While Saiers is layering his trading algorithms right onto the canvas, the broader trend in digital art is the use of algorithms as a behind-the-scenes method of creation. Professors in Germany got attention in recent years for creating an algorithm that can mimic the style of famous artists including Van Gogh and Picasso, but more serious work is being done by contemporary artists.
There is a branch of contemporary art known as algorithmic art, also called computer-generated art, in which artists use computer code as a way to create works. Cory Arcangel, a pioneer in digital art, hacked into an old bowling video game and reprogrammed the code to make the bowler replay an endless series of gutter balls (featured in his show a few years ago at the Whitney Museum). Arcangel is most famous for a hack involving cloud graphics from Super Mario Bros.
"Every gallery dealing in contemporary art has some relationship to digital art. It's so much of a thing you can't ignore it," said Tom Brewer, former assistant director of New York City-based Team Gallery which also has gallery spaces in Los Angeles. Team Gallery represents Arcangel and other artists working with computer programming, such as Tabor Robak.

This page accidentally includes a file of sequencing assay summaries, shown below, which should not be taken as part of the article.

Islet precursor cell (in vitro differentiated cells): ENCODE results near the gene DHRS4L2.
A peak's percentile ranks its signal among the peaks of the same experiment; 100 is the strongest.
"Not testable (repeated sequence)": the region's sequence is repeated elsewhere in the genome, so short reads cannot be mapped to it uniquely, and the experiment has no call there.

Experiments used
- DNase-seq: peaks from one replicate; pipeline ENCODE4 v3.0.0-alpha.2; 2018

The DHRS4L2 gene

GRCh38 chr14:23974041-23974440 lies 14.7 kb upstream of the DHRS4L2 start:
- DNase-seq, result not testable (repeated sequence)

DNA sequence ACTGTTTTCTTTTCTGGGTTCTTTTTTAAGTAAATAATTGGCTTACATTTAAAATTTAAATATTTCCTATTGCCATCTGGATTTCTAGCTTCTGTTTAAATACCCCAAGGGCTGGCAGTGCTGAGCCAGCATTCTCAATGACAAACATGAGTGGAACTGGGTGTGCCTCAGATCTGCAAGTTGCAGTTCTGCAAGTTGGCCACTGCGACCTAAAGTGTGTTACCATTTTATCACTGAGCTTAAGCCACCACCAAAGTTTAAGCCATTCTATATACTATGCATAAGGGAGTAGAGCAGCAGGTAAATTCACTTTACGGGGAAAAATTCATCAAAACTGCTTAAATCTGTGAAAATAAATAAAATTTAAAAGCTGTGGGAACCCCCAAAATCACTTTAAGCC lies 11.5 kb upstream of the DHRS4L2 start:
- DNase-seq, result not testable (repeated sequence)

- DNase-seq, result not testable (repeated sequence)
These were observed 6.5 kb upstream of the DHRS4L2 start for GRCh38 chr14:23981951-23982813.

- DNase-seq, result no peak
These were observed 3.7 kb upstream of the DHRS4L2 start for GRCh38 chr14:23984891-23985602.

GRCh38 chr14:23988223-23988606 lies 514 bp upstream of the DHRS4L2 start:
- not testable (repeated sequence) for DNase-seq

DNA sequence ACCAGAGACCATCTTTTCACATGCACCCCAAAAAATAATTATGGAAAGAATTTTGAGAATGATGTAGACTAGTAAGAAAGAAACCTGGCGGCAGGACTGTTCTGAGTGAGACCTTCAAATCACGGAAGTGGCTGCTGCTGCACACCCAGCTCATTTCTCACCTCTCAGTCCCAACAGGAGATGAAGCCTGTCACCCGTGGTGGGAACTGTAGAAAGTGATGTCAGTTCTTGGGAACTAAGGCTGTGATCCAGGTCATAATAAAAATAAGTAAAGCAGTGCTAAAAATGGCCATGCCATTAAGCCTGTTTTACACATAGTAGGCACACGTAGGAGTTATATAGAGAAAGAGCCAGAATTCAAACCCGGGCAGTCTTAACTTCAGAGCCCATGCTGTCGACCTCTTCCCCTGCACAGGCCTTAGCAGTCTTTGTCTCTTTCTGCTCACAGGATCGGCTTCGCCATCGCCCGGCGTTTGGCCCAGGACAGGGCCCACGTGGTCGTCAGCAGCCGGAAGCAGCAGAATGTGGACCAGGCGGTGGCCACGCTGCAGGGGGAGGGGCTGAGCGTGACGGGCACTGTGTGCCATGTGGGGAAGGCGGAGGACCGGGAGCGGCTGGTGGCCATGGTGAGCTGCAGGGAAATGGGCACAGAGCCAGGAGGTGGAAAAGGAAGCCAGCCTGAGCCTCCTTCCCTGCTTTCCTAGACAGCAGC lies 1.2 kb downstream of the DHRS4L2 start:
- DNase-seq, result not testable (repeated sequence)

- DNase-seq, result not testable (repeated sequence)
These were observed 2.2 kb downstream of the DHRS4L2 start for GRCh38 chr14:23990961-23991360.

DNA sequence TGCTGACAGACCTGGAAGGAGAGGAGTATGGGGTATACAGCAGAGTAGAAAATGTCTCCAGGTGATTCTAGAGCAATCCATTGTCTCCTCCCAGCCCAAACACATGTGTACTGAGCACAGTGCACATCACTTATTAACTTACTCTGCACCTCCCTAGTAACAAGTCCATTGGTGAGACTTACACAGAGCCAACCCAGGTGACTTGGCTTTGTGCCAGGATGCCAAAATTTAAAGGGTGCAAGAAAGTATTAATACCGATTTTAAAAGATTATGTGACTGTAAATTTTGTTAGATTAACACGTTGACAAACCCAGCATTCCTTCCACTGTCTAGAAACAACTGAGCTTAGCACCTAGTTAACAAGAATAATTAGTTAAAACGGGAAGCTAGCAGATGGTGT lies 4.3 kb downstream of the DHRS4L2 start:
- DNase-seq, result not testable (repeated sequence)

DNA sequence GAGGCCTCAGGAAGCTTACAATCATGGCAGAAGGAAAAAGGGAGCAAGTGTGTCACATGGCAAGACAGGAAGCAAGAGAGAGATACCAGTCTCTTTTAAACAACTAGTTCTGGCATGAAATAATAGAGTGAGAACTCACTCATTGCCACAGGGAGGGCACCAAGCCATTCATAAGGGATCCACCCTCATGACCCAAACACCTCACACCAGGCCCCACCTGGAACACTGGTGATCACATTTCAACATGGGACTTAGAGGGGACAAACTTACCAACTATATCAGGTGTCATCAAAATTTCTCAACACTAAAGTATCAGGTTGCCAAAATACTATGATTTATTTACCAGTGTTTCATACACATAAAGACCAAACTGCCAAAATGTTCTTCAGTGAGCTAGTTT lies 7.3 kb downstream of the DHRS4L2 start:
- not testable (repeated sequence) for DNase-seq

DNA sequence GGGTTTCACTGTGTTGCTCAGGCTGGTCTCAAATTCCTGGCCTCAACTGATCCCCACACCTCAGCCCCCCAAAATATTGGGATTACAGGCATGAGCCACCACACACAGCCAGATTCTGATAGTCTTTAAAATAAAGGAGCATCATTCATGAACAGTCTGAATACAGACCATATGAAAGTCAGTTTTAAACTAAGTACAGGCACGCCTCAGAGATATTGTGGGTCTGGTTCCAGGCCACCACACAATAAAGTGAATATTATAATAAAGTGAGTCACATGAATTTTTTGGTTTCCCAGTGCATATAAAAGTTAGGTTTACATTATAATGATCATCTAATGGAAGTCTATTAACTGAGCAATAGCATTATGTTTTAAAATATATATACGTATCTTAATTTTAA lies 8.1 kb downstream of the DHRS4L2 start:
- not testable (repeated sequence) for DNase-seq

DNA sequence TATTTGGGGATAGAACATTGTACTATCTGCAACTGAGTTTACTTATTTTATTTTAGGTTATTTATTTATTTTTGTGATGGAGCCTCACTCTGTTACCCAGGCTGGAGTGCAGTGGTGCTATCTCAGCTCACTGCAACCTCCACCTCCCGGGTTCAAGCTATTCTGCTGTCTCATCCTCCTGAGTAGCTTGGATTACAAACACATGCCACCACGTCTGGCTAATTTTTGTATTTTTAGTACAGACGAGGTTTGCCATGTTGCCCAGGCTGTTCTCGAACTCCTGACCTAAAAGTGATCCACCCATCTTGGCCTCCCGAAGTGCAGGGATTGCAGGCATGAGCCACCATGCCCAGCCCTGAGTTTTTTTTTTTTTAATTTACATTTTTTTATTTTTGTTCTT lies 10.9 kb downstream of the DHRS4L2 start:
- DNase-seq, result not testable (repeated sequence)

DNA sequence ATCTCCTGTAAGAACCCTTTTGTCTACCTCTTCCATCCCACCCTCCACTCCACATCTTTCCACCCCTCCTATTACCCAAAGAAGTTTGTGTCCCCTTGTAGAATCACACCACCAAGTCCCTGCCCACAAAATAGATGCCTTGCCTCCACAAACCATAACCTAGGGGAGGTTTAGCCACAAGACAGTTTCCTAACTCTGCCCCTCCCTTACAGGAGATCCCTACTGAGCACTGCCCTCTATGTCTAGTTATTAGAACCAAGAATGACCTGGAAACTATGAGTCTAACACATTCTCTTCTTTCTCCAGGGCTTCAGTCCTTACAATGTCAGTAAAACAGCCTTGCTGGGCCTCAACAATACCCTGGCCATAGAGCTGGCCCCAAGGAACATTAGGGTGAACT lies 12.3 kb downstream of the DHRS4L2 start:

Brewer said the computer art experiment from Germany was "gimmicky but significant." He added, "Those computers in Germany did something that was historically, uniquely human. Now that computers can imitate creativity, artists are interested in the possibility of collaborating with machines."
When choosing which lines of code to include in his art, Saiers usually looks for relevance. For example, if the piece was focused on a crash, he would use code from his risk algorithm, or if a piece spoke to investment, he would use the algorithm that ran his investment process.
Saiers said he sold his first painting in November 2014, 20 minutes before his first art show, "Blindfolded in Gravity's Shadow." Though his shows explore a variety of topics, the incorporation of math is a central theme. In his Wall Street show, Saiers estimates he sold about $130,000 worth of his work.
A $130,000 sale "is pretty good," said Brewer of Team Gallery. It represents what a mid-level artist can command in the market.
(A Saiers painting showing an "upper bound" algorithm. In technical trading, the term upper bound refers to a price at which an asset may not be able to see further increases based on a historical price range.)